Our dependence on oil for fuel has high costs, and I’m not just talking about the per gallon price at the station these days. Pump takes a closer look at these costs and what has put us in this situation, while offering a clear cut solution.
Everyone wants to “make a difference” but with an overwhelming array of charitable causes and organizations, the question is: how? Journalists Nicholas Kristof and Sheryl WuDunn set out to find the answer in their new book, A Path Appears.
The oil debate is something that has raged on in the United States for years. With politicians constantly discussing our dependence on foreign oil, writer Johnny O’Hara and directors Joshua Tickell and Rebecca Harrell Tickell set out to make a film about Americans and their relationship with the oil industry.
PUMP is an inspiring, eye-opening documentary that tells the story of America’s addiction to oil, from its corporate pump 2conspiracy beginnings to its current monopoly today, and explains clearly and simply how we can end it – and finally win choice at the pump.
If Monday was a prelude of what’s to come, PUMP is going to find an enthusiastic audience when it hits theaters Friday.
Some time in the future–perhaps a decade from now–we’ll all be driving around in electric cars (probably). Battery technology will have evolved to allow longer trips on a single charge, and they’ll be significantly cheaper than they are now.
A decade from now, though? That’s a long way off. In meantime, we’re going to need other ways to reduce our dependence on oil–both because oil increases instability in the world (look at Russia’s current oil-fueled adventures) and because it contributes to climate change, a problem that really can’t wait.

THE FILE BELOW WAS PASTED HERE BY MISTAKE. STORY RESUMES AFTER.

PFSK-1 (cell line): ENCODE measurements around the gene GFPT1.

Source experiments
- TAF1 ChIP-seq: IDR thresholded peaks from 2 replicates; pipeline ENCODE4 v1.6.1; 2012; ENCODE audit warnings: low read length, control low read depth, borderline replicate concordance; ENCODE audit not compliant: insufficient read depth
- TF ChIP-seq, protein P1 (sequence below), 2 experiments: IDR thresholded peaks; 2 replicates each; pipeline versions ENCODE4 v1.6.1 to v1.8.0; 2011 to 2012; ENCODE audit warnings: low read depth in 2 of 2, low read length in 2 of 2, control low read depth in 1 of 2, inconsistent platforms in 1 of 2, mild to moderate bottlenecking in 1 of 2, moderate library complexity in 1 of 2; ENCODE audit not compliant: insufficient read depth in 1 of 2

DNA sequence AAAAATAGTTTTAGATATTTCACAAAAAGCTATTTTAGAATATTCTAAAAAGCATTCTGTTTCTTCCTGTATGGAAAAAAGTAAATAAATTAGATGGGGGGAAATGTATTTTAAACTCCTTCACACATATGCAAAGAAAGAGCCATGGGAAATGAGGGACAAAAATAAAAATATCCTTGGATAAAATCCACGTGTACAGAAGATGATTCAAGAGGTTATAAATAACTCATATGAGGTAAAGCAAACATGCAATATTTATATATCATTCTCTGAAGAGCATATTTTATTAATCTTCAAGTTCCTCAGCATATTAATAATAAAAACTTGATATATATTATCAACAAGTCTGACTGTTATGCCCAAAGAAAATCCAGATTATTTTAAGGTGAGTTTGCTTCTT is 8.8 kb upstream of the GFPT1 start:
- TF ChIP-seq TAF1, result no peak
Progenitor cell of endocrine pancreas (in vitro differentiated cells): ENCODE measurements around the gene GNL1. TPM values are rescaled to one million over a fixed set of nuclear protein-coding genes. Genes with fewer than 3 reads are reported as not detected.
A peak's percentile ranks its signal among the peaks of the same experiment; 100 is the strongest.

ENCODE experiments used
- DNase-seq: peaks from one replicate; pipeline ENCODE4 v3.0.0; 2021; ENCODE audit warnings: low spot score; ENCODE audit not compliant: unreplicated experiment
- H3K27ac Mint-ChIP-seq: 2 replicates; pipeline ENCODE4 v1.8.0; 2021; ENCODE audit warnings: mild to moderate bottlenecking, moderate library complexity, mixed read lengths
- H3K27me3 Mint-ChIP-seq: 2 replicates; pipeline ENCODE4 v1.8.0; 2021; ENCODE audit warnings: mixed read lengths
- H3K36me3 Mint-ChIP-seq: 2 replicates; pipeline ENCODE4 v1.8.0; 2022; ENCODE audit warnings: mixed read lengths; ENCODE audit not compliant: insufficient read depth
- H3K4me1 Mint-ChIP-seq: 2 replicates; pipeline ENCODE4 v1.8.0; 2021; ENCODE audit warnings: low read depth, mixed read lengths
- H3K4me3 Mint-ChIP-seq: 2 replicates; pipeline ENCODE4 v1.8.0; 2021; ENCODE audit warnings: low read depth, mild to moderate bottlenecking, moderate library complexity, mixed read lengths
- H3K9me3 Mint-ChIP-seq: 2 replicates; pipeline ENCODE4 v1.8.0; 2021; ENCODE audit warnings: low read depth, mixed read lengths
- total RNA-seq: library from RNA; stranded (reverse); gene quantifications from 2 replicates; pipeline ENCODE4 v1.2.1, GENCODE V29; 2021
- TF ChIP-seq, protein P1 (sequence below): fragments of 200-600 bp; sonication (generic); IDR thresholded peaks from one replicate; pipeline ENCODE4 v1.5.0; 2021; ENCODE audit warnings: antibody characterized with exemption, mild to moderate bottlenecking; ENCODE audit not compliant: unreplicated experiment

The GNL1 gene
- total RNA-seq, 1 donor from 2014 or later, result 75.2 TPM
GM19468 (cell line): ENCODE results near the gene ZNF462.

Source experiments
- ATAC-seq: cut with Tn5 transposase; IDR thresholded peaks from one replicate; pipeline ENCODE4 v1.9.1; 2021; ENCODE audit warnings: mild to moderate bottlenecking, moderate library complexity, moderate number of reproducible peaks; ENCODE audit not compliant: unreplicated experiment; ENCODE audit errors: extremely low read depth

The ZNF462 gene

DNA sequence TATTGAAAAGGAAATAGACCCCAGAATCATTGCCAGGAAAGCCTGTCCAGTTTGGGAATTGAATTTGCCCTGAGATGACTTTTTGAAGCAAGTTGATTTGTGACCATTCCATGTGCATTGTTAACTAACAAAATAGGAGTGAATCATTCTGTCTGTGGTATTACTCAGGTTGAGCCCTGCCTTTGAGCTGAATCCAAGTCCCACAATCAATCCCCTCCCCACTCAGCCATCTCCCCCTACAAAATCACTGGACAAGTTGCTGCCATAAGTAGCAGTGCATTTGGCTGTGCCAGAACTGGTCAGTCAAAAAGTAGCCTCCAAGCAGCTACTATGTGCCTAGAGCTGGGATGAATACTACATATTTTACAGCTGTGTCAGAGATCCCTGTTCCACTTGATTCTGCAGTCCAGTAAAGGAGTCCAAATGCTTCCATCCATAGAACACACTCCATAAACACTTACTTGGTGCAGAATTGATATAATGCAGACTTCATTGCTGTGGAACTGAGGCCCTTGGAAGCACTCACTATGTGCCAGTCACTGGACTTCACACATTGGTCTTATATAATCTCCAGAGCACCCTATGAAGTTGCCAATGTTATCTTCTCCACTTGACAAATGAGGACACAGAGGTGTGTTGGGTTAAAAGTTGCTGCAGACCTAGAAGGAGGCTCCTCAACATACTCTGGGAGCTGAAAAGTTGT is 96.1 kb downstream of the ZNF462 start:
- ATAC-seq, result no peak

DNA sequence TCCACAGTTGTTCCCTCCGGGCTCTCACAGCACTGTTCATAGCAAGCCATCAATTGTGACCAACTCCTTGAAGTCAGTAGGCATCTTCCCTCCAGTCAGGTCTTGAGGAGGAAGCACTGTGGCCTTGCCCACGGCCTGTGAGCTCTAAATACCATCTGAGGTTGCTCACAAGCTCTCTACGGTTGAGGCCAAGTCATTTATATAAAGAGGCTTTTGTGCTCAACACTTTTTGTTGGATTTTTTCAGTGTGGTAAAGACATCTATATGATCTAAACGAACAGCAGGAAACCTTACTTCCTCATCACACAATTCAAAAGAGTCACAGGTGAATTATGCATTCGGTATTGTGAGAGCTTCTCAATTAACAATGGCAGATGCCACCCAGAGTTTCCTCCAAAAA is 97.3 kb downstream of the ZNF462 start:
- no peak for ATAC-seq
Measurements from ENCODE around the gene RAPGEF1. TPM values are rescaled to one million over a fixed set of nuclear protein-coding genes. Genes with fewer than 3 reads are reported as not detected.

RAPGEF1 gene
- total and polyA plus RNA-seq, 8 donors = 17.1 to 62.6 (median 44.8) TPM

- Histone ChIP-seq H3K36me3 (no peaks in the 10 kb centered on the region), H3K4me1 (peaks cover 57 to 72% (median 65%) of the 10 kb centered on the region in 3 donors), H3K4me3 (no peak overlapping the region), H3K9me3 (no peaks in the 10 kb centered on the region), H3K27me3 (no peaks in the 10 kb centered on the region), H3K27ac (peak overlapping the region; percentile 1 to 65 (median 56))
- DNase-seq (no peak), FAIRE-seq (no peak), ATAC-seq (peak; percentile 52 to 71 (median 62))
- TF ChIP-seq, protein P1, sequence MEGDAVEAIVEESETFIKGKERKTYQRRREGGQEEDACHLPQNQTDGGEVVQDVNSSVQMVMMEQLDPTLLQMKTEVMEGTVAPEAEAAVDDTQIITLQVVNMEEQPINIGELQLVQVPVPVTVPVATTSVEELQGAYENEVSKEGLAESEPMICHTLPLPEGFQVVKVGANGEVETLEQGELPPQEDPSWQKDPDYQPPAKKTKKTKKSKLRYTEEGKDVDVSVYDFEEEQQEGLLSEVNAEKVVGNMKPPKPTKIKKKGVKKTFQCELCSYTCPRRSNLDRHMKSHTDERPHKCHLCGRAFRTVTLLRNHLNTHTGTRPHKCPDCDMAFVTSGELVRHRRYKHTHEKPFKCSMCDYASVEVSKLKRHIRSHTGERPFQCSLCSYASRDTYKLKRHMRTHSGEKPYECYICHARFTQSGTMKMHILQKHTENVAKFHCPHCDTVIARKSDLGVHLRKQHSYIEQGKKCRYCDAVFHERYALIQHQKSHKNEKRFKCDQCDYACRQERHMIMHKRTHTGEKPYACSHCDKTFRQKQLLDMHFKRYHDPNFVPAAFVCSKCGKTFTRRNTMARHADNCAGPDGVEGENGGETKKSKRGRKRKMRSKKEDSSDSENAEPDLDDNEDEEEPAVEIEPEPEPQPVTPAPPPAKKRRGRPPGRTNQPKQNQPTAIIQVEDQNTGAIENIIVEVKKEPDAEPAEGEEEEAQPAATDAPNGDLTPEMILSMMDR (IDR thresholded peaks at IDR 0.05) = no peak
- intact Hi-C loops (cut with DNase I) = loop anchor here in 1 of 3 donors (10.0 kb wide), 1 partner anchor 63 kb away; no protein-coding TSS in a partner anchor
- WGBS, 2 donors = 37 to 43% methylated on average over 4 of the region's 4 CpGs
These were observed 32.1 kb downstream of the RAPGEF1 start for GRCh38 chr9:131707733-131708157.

Paul Harvey was a conservative icon in radio news during the mid to end of the 20th century. While I often differed with the substance of his commentary, he was a welcome travel partner when driving, particularly on a long trip. What I liked most about him was that he generally articulated his views without being malicious, and his voice was just wonderful. He sounded like a symphonic rap musician, using iambic pentameter.
One of Harvey’s favorite phrases was here’s “the rest of the story.” Remembering it, gives me a wonderful opening for this column.
This week there were several optimistic articles on natural gas growth this past week . One article in particular caught my eye. The piece described the expanded, but still relatively low, market penetration of natural gas as a transportation fuel. Given the cost and environmental benefits of natural gas, I was pleased to read the content and see the numbers and quotations. But in Paul Harvey’s terms it did not tell “the rest of the story”!
Yes, natural gas is making inroads into the trucking industry, even among buyers of new cars, asserts the article. “The boom in natural gas production in the U.S. has ignited a revolution in the auto sector that could reshape the way Americans fuel their vehicles, market participants and analysts said in a week-long special on FOX Business.” ClearView Energy Partners, the Newport Beach, California company that is building fuel stations along major interstate trucking corridors, will likely facilitate the growth of natural gas as a fuel in trucks. It will provide one of the missing pieces that have impeded natural gas’ popularity — fear of running out of fuel. “About 25% of the truck market could convert to natural gas by 2020, according to a report by Citigroup…eight in 10 new trucks Waste Management brought in 2012 were powered by natural gas.” Your friendly bus driver’s bus is increasingly likely to run on natural gas.